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'Beloved' Rhino 'Kendi' Leaving Cincinnati For San Diego

kendi
Courtesy of the Cincinnati Zoo.
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Kendi, left, gets playful.

The Cincinnati Zoo announced Wednesday that its "beloved black rhino Kendi" would be leaving the zoo for a new home at San Diego Zoo Safari Park, where he will be paired with a female "so he can do his part to contribute to the survival of his critically endangered species." 

The move is recommended by the Association of Zoos and Aquariums' Species Survival Plan (SSP), the body that manages animal populations for its member organizations. In San Diego, he will "roam in an expansive, mixed-herd habitat," the Cincinnati Zoo says. 

"Members and staff will be sad to see Kendi go," Zoo Director Thane Maynard says in a statement. "The good news is that he is going to a great facility and will be paired with a female when he's ready to breed. There are fewer than 60 eastern black rhinos in the North American Zoo population, so getting pairs that are good genetic matches together is important."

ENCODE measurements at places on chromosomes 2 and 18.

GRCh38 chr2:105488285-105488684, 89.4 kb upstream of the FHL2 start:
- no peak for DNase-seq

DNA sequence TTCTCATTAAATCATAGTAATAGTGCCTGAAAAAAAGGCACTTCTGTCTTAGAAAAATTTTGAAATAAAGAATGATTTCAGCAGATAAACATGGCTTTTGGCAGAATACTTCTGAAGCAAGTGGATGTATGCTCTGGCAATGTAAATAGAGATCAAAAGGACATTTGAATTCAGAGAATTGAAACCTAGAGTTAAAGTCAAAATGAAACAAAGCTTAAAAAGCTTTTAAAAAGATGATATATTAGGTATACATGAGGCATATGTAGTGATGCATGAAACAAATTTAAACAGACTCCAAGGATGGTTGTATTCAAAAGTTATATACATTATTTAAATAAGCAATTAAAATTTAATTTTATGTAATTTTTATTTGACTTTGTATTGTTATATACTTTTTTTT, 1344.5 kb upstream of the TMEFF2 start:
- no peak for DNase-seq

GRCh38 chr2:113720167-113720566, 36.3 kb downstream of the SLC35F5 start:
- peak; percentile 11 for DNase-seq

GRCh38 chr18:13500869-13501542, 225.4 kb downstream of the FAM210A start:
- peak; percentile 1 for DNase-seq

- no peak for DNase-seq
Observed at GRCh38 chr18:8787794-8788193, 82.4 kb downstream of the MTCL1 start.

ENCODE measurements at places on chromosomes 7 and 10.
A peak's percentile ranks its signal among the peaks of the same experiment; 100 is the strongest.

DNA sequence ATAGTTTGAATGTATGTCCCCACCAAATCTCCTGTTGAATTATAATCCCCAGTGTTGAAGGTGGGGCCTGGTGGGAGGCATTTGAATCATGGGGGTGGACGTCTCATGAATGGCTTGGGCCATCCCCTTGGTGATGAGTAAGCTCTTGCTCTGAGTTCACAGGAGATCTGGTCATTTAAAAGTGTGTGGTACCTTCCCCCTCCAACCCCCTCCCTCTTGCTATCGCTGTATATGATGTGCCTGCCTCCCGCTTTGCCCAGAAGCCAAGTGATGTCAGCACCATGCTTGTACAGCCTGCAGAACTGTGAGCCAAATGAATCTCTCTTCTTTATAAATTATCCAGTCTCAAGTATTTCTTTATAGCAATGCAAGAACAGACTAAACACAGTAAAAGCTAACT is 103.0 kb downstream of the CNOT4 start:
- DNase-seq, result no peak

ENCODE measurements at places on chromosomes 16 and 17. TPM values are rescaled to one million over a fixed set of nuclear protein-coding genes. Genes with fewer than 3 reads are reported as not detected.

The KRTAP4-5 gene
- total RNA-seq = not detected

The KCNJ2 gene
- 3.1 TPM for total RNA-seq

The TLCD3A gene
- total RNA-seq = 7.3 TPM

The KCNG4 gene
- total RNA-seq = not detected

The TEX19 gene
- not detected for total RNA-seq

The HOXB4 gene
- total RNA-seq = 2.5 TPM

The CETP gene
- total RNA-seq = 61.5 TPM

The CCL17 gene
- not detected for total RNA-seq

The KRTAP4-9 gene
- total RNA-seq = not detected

Kendi was born at the Cincinnati Zoo in July 2017. The zoo adds the SSP also gave it the green light to breed Kendi's parents, "Seyia" and "Faru," again. 

"Faru has sired two calves, one at the Atlanta Zoo, so we're optimistic about having another calf here," Maynard says. "With a 15-month gestation period, the soonest we could hope to see a little one is next winter." 

For those who may want to say goodbye to Kendi - whose name means "the loved one" in Swahili - the zoo says he will be out in his yard on Thursday, Oct. 24 from 10 a.m. to 2 p.m. 

Jennifer Merritt brings 15 years of "tra-digital" journalism experience to WVXU, having served in various digital roles for such legacy publications as InStyle and Parade, as well as start-ups like Levo League and iVillage. She helped these outlets earn several awards, including MIN's 2015 Digital Team of the Year. She graduated from Rutgers University with a journalism major and English minor and has continued her education with professional development classes through the Poynter Institute, Columbia University and PMJA. Before moving to Cincinnati from New York in 2016, she vowed her son would always call it "soda" and not "pop." She has so far been successful in this endeavor.